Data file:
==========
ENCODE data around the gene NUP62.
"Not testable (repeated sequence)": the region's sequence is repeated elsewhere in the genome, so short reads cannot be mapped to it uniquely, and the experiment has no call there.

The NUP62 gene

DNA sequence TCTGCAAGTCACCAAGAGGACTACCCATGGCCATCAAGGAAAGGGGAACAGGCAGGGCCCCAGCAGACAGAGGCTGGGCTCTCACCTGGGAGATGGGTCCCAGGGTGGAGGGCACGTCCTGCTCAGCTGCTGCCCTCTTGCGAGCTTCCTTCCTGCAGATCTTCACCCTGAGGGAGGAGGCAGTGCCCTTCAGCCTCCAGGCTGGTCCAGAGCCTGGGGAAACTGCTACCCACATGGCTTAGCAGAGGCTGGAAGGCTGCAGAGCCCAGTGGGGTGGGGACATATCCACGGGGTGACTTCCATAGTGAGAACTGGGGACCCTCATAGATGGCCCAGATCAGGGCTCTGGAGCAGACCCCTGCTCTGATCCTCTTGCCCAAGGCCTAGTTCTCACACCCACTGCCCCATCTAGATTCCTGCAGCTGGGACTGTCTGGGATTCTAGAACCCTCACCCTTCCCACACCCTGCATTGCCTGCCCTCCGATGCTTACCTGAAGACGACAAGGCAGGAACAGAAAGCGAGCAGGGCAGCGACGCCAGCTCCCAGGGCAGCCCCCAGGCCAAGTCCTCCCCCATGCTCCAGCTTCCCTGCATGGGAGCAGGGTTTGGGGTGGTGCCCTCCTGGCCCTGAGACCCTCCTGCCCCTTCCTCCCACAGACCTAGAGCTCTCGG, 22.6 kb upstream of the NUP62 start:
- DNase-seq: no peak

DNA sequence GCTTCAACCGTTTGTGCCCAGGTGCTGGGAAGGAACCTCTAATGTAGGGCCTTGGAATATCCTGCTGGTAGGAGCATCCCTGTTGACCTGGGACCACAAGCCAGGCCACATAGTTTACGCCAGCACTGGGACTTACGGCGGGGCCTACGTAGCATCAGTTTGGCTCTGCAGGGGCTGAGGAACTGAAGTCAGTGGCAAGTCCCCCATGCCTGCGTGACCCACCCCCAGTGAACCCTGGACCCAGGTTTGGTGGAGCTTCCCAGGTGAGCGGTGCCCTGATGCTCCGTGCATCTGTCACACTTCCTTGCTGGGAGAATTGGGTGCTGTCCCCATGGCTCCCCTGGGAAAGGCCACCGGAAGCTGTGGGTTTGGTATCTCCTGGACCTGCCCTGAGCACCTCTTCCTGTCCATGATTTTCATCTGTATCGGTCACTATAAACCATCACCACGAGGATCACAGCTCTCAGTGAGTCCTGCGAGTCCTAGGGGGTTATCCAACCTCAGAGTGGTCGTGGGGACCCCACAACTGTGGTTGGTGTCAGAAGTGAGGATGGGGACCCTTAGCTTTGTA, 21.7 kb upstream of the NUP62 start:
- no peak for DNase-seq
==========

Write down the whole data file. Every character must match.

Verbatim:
ENCODE data around the gene NUP62.
"Not testable (repeated sequence)": the region's sequence is repeated elsewhere in the genome, so short reads cannot be mapped to it uniquely, and the experiment has no call there.

The NUP62 gene

DNA sequence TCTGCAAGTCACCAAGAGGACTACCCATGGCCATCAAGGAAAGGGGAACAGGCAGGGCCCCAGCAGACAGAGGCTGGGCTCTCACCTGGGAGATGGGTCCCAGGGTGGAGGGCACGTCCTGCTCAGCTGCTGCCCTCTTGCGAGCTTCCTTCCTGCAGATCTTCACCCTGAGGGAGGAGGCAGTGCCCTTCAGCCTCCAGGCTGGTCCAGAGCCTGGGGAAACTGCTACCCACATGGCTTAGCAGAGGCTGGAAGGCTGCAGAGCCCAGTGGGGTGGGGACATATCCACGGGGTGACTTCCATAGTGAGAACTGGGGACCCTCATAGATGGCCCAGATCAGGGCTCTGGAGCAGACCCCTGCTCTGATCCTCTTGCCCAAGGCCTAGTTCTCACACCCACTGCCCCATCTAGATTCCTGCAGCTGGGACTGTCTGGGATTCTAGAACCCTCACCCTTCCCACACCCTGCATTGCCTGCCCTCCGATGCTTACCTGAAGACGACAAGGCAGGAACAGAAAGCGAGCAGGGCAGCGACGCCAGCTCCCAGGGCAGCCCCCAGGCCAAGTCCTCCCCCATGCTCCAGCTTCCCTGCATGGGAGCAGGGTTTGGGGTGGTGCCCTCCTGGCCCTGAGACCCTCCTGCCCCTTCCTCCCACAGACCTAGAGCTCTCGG, 22.6 kb upstream of the NUP62 start:
- DNase-seq: no peak

DNA sequence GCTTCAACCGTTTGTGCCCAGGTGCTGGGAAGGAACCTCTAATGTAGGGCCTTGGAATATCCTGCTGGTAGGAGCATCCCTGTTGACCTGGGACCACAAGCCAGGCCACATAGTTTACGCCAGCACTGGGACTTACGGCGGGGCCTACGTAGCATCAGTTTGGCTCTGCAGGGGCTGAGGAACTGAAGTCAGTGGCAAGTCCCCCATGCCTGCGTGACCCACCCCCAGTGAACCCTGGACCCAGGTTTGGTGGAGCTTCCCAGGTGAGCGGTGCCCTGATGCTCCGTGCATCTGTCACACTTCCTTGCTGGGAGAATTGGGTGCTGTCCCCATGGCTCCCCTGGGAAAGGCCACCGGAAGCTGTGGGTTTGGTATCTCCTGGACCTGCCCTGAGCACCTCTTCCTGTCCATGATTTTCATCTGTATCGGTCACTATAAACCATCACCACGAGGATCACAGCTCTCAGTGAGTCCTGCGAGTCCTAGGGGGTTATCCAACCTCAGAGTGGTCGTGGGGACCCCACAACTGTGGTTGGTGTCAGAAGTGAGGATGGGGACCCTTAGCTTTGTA, 21.7 kb upstream of the NUP62 start:
- no peak for DNase-seq